Health Politics

Save St. Mike’s Health Centre

A friend of mine has written a heart breaking story about his father developing Alzheimer’s. The really brutal part of the story is the sinister agenda being played out by the government. As I’ve said before, the Alberta Health Super Board is bad for Albertans and needs to be stopped.

Here is his story:

A few nights ago, I discovered my 75-year-old father trying to eat his soup with a knife.

My father — a minister for over 40 years — has Alzheimer’s dementia. The bible he once knew by heart he now struggles with like a child with his first book. He can no longer write letters of prayer and encouragements. His powers of speech are decimated, yet even so, by tangents, fumbles and gestures, he tells us every day that he wants to minister and live.

My father cannot minister again, because Alzheimer’s is killing the reasoning powers and memories he needs to live without constant care. He is sometimes delusional or will turn on his caregivers. He escapes and sometimes wanders into traffic, climbs into a stranger’s vehicle, or falls asleep in a snowbank. He can’t bathe, feed or clothe himself without help. Lately, he has struggled to swallow — a frightening portent of the end. It has only been with constant attention, minute-to-minute care by my family that our father has survived thus far.

Recently, I brought my sick father and exhausted mother to live in my Lethbridge home, which is kitty corner from St. Michael’s Health Centre. Three weeks ago, a kind staff member of St. Michael’s gave me a tour of their locked dementia unit. It was perfect: beautiful facilities, friendly, qualified staff, 24-hour nursing care, secured outdoor gardens, a greenhouse, and even a chapel. My guide also showed me an empty bed.

With the right kind of help literally within sight, I immediately called the Chinook ACCESS number to begin the process of eventually getting dad into a long-term care facility, with St. Michael’s as our primary choice. The agent, however, replied that St. Michael’s cannot be our primary choice because for the last month there has been a directive to stop all referrals to St. Michael’s. She said the government is shutting down the long term care facilities at St. Michael’s as part of a transition of senior care to designated assisted living facilities.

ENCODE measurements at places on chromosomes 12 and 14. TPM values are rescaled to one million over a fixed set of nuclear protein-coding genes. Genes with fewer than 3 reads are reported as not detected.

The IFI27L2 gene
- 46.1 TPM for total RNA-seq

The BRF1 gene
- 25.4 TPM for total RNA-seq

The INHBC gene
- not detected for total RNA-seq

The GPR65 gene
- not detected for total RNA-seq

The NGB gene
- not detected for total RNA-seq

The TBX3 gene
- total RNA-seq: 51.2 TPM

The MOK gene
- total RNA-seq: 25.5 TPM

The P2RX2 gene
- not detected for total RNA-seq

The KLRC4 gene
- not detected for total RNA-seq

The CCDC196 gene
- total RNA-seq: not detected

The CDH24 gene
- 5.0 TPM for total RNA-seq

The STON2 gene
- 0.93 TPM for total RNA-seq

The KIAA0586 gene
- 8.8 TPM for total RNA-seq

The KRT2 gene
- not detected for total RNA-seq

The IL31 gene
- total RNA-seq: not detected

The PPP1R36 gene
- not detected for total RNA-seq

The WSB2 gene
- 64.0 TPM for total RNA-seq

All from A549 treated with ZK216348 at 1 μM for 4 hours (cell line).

I immediately called an administrator of St. Michael’s to ask why they would give me a tour of the locked dementia unit for my father, if there is already a moratorium on new placements to the facility. The administrator said St. Michael’s had not been informed of the moratorium, but she indicated she was not surprised, “with the way things have been going.”

I have since heard many reasons for this “re-purposing” of St. Michael’s: that assisted living facilities fall outside of the Nursing Act, and therefore, seniors would have to pay for extra nursing services; that the Super Board is shifting nurses from senior care to be able to say there is no nursing shortage in Alberta; that St. Michael’s is slated to become new private hospital in Lethbridge. When things are done so secretly, who can know what, why, or where this is going?

In the next few years, the Alberta government means to cut 7,000 long term beds necessary for dementia patients like my father across the province, as part of the Chinook Model for senior care, for which Lethbridge is the guinea pig. Meanwhile, I have found many reports warning of a looming epidemic of Alzheimer’s, with the most conservative estimates predicting rates to triple in the population in the next two decades ( The Rising Tide). The government is going one direction while the future is going the other.

This week after a disturbing incident, my father was certified and admitted to the hospital’s geriatric assessment unit where he will be treated and observed for 30 days while his placement options are considered. The wonderful nurses in the unit have already noted that dad cannot do the simplest things to care for himself; they, too, have seen him trying to eat his soup with a knife.